Thursday, January 13, 2011

Obtaining a Master of Astronomy Degree in Astrophysics Online

copyright 2011 Rick Boozer
The University Medal

ATTENTION: Since this article was written, the Centre of Astronomy has moved from James Cook University to the University of Southern Queensland.  People interested in obtaining a Master's degree as described in this article should apply at USQ.

At the age of 58, I achieved a dream I had had since the age of 8: to get an advanced degree in astronomy. Without leaving my home in the southeastern United States, I had attended classes for three years at a large state university located on the other side of the planet! Astronomy enthusiasts in general may find my experiences to be interesting, enlightening and even surprising in certain instances. But there is a second audience for this article as well. The online alternative is not suited for everyone who may be considering an advanced astronomy degree and the information provided here may be of help when attempting to make an intelligent decision in this regard.

Beginning the adventure
My reasons for waiting so late in life to start my academic odyssey are not relevant to this article. It’s enough to say that four years prior to getting the Master of Astronomy in astrophysics, I left a successful career as a software engineer to pursue my childhood dream full bore.

After the initial decision to obtain the degree, it became necessary to decide how to go about it. I live in South Carolina and there is no institution close to my home offering an astronomy degree. Normally, I would have to attend a school in another state, pay higher out-of-state tuition, and incur the extra expense of paying for living quarters. Robbing the nest egg my wife and I had built was not an option.

Would one of the internet-based astronomy master’s degree programs offered by a couple of institutions in Australia be the solution? Those two were Swinburne University and James Cook University with main campuses in Hawthorne, Victoria and Townesville, Queensland respectively. Both are large state universities where tens of thousands of students physically attend classes on campus.

A credible way to go?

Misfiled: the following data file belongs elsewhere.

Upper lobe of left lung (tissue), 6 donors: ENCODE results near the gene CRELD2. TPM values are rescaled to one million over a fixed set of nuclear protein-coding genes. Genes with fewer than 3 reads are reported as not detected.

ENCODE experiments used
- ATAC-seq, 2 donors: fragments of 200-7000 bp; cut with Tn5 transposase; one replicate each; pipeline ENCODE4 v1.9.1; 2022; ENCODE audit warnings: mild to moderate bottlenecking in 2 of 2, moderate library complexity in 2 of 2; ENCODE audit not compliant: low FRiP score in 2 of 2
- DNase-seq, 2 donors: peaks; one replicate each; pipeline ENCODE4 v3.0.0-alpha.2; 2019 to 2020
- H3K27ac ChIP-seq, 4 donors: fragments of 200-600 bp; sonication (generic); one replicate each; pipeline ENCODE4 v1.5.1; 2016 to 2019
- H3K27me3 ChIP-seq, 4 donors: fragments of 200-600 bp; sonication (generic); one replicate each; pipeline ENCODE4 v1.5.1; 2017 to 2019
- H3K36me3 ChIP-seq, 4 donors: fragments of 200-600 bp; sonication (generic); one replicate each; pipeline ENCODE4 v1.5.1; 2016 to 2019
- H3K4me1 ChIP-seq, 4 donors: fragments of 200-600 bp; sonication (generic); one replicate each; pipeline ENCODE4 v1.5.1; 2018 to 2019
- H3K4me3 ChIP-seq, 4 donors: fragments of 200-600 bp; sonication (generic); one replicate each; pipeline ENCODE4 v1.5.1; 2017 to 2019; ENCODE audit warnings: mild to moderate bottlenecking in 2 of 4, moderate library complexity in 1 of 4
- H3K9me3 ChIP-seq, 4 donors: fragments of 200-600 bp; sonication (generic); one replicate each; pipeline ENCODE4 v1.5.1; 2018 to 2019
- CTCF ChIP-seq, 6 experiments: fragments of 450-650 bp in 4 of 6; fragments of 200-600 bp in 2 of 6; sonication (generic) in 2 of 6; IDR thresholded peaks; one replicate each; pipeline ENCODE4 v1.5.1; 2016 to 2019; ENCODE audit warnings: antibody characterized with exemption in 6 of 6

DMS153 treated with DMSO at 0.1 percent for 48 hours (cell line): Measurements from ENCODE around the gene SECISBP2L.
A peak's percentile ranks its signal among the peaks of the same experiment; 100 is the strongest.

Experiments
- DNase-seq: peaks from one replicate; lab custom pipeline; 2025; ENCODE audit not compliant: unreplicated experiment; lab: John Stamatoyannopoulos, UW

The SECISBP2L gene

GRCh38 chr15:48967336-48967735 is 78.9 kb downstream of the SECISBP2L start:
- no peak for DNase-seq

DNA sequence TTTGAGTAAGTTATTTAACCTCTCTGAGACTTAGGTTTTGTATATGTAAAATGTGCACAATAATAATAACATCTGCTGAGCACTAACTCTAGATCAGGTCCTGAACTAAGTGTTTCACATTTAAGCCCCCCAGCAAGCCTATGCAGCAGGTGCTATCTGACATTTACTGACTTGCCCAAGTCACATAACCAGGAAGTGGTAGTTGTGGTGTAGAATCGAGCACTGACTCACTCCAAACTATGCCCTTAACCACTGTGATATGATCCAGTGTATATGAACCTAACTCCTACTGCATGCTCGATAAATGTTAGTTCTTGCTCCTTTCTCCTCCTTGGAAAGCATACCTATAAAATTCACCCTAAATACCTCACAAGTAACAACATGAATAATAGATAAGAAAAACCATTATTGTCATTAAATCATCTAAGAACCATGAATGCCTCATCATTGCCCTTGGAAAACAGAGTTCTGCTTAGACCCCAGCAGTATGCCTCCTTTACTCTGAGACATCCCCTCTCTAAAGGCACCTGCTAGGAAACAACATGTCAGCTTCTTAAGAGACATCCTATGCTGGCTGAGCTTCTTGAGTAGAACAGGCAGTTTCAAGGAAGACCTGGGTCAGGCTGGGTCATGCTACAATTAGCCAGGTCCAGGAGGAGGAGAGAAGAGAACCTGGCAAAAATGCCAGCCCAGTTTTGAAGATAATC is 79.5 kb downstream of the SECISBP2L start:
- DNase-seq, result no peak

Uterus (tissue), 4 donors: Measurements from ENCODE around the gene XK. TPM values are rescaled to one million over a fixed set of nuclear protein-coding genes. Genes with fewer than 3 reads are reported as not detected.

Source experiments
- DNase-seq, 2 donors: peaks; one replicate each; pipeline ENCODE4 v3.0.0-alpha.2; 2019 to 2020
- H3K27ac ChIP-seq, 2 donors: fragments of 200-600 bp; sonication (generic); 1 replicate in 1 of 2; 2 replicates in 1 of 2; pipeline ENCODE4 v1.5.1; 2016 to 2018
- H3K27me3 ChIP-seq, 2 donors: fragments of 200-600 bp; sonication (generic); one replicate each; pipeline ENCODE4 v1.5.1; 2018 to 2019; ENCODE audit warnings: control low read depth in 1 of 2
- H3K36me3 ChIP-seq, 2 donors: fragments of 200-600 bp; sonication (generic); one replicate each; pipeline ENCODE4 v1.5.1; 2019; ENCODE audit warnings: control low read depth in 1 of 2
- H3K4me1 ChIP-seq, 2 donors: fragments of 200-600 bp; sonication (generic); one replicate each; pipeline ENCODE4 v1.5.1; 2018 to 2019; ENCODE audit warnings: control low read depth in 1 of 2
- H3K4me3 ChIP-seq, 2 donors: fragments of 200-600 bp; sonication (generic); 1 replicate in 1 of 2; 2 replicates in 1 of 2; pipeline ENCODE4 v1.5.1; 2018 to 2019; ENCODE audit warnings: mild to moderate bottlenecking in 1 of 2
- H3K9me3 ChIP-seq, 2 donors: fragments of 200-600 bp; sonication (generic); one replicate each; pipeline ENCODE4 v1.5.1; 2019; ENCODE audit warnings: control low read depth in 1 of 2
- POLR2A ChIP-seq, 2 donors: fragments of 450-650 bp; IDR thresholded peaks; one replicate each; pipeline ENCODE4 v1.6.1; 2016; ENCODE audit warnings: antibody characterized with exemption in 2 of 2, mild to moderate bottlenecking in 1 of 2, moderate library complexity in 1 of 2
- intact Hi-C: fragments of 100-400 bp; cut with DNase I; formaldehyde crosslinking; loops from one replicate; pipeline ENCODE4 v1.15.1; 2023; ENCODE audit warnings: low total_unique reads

I had two questions: 1) How do these institutions rank academically relative to other universities worldwide? 2) Can either of these programs suit my particular goals?

The first place I looked was a widely recognized rating list for post-secondary education called the Academic Ranking of World Universities ( At the time of writing this article, out of the approximately 9,000 universities worldwide, Swinburne is ranked within the upper 400 to 500 universities, whilst James Cook is listed in the top 300 to 400. Though not exactly in the stratospheric heights with Harvard or MIT, they do rank well compared to many respected U.S. universities. For instance, Swinburne shares its range with Auburn University, Kent State University and LeHigh University. Also, James Cook ranks with Clemson University in my home state, George Town University, Syracuse University, Texas Tech and others. These rankings are very similar to what they were in 2006 when I started planning.

James Cook’s Master of Astronomy degree program (or MoA) is split into two tracks: the History track which is well suited as preparation for teaching astronomy at college level, and the Astrophysics track for those who also want the option of pursuing astrophysical research. Swinburne does not formally specify two tracks named History and Astrophysics for its Master of Science in astronomy program, but it appears students choose a curriculum that is equivalent to either of these two directions. There was a time when Swinburne’s website stated that their courses did not provide preparation toward a career in professional astronomical research, but it appears they have since modified their curriculum for this direction.

JCU claims that their master’s program is a “combination of course-work and research” allowing a path toward a professional career via a progression from the Master of Astronomy program to a Doctorate of Astronomy and finally to a PhD in Astronomy or Astrophysics. An MoA graduate who has demonstrated outstanding ability may be allowed to skip the intermediate degree and go directly into the PhD program. Also, JCU’s PhD program partners the doctorial student with a prominent researcher in his/her chosen field (at a major university in the U.S. or elsewhere in the world) to serve as a principle supervisor, along with a co-supervisor and associate supervisor.

Swinburne’s tuition was lower, but in my case the extended options following the James Cook master’s degree were attractive. However, for someone whose primary focus is to save the maximum amount of money on tuition and/or move away somewhere to get a doctorate after obtaining a master’s degree, Swinburne may be as good a choice.